My first few attempts at making roses with sugarpaste (flower paste)

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Roses on my first wedding cake (not my wedding :-) though….

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Below a bed of roses on a chocolate birthday cake for my sister-in-law in Singapore.  I hand carried it all the way on the flight. I even managed to talk to the crew to allow me to board the plane first as I needed to ensure that I had room in the overhead compartment for my luggage. I was lucky that they were so helpful as the flight was full.

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The technique in making sugar paste roses was further refined when I attended a cake decorating class at TAFE, watched Nicolas Lodge from one of the Craftsy online courses, reading Peggy Porchen’s ‘Cakes in Bloom’ sugar craft book and also by watching even more youtube tutorials (KARA COUTURE – which I am still trying to get positioning of the petals right :-().  I do hope that I can manage to refine my skill especially in the art of dusting/colouring so that the flowers are more lifelike and stunning just like La lavande  or Robert Hayes or Sannas Tartor to enable me to create a masterpiece for the next wedding cake…

This was my class project at TAFE.

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Below roses were part of a second wedding cake (my nephew’s wedding).

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These are my recent projects. The hues on these roses are based on the amount of colours added to the flower paste. They have not been dusted.

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I love orchids, I think they are delicate, elegant and very graceful. I have a way to go with refining my skill in frilling the edges as well as colouring or dusting. There are various ways and tools to use to frill – even a simple tooth pick is handy!  I watched various free online tutorials and also bought an online Craftsy ” Exotic Sugar Orchids: Making Sugar Flowers from Gum Paste” course conducted by James Rosselle.  The benefit of taking an online course is that you can start and stop at anytime, chat with the instructor and asks any questions.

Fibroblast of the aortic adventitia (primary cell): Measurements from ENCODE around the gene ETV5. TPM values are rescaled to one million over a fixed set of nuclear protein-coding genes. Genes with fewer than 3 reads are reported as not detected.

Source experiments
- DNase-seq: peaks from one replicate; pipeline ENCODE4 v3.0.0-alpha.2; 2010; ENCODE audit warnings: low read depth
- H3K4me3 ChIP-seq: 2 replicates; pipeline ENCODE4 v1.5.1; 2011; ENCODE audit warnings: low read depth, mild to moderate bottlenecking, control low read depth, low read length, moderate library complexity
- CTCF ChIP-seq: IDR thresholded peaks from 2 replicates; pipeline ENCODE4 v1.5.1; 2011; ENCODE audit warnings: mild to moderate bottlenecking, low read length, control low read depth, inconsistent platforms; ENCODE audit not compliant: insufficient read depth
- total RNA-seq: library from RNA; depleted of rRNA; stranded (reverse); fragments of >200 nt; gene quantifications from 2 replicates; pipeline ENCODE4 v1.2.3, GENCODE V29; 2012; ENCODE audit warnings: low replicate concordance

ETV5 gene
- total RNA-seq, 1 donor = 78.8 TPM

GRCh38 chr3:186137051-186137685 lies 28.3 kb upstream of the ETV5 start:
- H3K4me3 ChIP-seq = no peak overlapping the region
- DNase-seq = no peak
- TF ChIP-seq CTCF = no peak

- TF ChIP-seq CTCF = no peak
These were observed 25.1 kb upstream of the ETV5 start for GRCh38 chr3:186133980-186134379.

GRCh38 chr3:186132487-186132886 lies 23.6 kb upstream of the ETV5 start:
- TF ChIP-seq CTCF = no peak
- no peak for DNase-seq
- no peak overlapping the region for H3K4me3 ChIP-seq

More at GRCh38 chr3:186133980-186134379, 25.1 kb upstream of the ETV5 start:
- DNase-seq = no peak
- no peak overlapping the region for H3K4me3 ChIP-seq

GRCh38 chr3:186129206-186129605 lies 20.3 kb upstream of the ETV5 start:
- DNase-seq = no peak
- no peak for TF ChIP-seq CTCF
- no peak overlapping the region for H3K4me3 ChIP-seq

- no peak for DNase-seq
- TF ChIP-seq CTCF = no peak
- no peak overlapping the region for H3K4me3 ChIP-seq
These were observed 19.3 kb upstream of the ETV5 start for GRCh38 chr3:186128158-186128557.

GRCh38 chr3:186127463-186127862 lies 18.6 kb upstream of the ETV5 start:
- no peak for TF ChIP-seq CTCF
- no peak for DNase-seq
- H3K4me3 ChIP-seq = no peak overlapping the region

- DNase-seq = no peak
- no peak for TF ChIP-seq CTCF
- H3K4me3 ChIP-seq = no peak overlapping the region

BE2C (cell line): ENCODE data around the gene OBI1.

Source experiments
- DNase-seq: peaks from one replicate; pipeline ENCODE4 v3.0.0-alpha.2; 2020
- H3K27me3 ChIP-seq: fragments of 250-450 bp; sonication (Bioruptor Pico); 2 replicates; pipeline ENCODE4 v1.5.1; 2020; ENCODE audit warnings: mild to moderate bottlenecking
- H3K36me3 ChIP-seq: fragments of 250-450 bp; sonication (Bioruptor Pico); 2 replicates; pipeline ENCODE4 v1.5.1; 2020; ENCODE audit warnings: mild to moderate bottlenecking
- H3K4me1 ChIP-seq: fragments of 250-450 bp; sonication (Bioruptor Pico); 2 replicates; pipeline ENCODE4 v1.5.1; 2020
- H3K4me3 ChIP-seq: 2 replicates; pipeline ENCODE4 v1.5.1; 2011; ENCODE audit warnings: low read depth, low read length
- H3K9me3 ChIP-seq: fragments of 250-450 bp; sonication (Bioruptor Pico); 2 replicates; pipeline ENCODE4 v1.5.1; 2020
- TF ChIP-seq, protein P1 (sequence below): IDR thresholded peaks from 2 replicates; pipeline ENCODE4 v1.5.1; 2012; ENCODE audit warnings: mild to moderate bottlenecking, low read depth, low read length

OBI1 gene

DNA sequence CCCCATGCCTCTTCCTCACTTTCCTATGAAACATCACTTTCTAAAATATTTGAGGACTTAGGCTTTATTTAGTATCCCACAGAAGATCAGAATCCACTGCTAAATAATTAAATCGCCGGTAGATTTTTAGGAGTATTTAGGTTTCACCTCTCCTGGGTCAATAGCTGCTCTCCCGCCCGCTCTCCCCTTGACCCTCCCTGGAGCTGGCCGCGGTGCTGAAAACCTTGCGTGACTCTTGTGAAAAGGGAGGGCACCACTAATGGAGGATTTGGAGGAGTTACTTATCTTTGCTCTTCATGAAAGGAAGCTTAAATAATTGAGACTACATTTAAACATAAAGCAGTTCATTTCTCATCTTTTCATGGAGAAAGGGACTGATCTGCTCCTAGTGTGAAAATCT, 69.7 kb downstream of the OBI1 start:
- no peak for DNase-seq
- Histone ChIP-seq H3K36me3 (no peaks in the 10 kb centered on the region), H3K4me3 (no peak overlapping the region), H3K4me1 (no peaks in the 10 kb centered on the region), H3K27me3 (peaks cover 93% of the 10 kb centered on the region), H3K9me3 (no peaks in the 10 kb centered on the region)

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I recently attended Michelle Rea’s (InspiredbyMichelle) class and below is the result of my handiwork:

Below is the David Austin English rose.

English Rose

Below is a gorgeous dahlia

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During the session, I was so busy following the instructions and keeping up with the other students who are professionals, that I did not take down any notes.  As a result, I had to try to remember the steps and have managed to regurgitate these from memory.  I don’t think they look bad at all (sell praise is to a disgrace :-). Making these flowers is time consuming and I am thankful that the sugar or flower paste which I made (based on Michelle’s (InspiredbyMichelle) recipe) is so forgiving and does not dry out too quickly. It allowed me to take my time in doing all the fiddly bits and I was even able to have a cuppa in between.

Another attempt at the David Austin Rose..

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And the Dahlia

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Now (November/December) is the rose peony season and I could not resist the temptation of buying and making these blowsy, flamboyant flowers.  In full bloom, these rose peonies extend to 6-7 inches wide!

Below are the real flowers..

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Here are my early attempts at making peonies – open and close.

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So now that I have added more flowers to my repertoire, I can use either one or both for the next wedding or birthday cake!